C H Wessels se omstrede aanstelling en dienstyd as tweede administrateur van die Oranje-Vrystaat : 1915-1924Author J. HaasbroekSource: Historia 33, pp 98 –111 (1988)More Less
The controversial appointment of C H Wessels as second administrator of the Orange Free State 1915-1924. Cornelis Hermanus Wessels' appointment in 1915 as the second administrator of the Orange Free State, a position which he held until his death in 1924, was preceded by political upheaval which eventually led to the government's decision to appoint a new administrator for the province. In 1914 Gen. L. Botha's ruling South African Party (SAP) finally split as a result of policy differences between him and Gen. J.B.M. Hertzog. In that year Hertzog founded the National Party (NPI in which the majority of the white inhabitants of the Orange Free State, especially the Afrikaans speaking people, found their political home. The pro-Hertzog leanings of Dr. A.E.W. Ramsbottom, the first administrator, and the tactless manner according to Botha-supporters, in which he handled the Rebellion crisis in 1914, left the government with no choice but to replace him when his term of office expired in 1915. To Wessels, one of the few leading influential Free State political figures who were a sound government supporter, fell the honour of becoming Ramsbottom's successor. Wessels found himself in an unenviable political situation, since he as a SAP administrator was faced with an overwhelmingly NP-orientated Provincial Council and an exclusively NP Executive Committee. Through his personality and fine political diplomacy, he neutralized the antagonistic feelings towards him in NP provincial circles and thereby established a sound administration. He succeeded in leading the Free State in an uncontroversial manner through a period of serious political economic and social problems.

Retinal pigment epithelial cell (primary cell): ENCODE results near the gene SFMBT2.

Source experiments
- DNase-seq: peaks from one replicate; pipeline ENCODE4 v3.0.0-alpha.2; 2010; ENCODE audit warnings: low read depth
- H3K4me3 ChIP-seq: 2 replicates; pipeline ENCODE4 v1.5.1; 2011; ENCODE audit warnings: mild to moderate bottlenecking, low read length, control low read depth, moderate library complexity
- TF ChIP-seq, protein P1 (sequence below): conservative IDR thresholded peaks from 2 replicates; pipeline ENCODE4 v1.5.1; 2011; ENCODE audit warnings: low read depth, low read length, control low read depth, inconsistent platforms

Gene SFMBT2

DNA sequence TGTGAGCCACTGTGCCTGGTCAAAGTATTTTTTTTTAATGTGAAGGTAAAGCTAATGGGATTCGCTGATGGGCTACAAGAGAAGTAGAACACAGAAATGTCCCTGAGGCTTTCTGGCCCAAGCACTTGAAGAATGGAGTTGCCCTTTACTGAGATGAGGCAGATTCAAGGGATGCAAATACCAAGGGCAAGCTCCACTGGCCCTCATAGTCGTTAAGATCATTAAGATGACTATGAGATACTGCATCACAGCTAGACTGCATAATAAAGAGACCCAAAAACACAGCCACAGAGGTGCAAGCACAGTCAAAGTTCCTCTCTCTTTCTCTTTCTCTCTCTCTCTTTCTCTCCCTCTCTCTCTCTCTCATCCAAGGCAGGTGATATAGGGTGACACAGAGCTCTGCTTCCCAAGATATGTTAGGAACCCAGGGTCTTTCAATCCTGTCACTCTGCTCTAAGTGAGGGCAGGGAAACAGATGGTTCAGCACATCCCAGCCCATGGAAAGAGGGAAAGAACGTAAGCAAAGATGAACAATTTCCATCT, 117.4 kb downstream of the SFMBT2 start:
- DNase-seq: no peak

Johannes Pretorius, die stamvader van die Pretoriusse van Suid-Afrika, se jare op Mauritius : 1666-1669 : IIAuthor Francois J. PretoriusSource: Historia 33, pp 112 –122 (1988)More Less
The Mauritius years of Johannes Pretorius, progenitor of the Pretorius family of South Africa (1666-1669)The Mascarene Islands of Reunion (Bourbon), Mauritius and Rodrigues were discovered in 1513 by the Portuguese navigator, Don Pedro Mascarenha. Mauritius was initially called Ilha da Cirnos (Swan Island) after the swan-like but now long extinct dodo birds. The first settlers were Dutch seamen under Admiral Wybrandt van Warwyk who landed on the island in 1598 and named it Mauritius in honour of their stadholder Maurice of Orange (Nassau). The island which was strategically situated between the Cape and Batavia (Jakarta) in the East Indies was occupied by the Dutch East India Company for the first time in 1638. The main reasons for this occupation were firstly to avoid the menacing Portuguese presence along the East Coast of Africa and secondly the abundance of much sought after ebony on the island. Although the Dutch abandoned the island in 1658, the Dutch East India Company informed Jan van Riebeeck in 1657 that henceforth Mauritius would be administered by the Cape Council of Policy. This led to the second Dutch settlement which lasted for nearly half a century -from 1664 till 1710 -and forget the historic link between the Cape Dutch Settlement and the distant island of Mauritius. In 1666, two years after the second Dutch occupation, Johannes Pretorius, European ancestor of the South African Pretorius family was sent to Mauritius by the Council of Policy at the Cape. This account of his departure from the Netherlands, his arrival at the Cape, his subsequent departure and three years' stay on Mauritius is set in the prevailing Cape and Mauritian history and has been compiled from South Mrican and Dutch archivalia. As a young 22 year old midshipman he sailed from the Netherlands in December 1665 and after a brief sojourn at the Cape was commissioned by the Council of Policy as secunde to the island of Mauritius. His initial status was that of sick-comforter and subsequently also of secunde. During 1667 the Council of Policy suggested that he be considered for the office of governor of the island. He remained on Mauritius for three years and returned to the Cape in December 1669. On his return he wrote a comprehensive report on the wildlife, the horticultural prospects and the supplies of ebony on the island. He concludes his report by confirming the self-sufficiency of the settlement following the second Dutch occupation in 1664.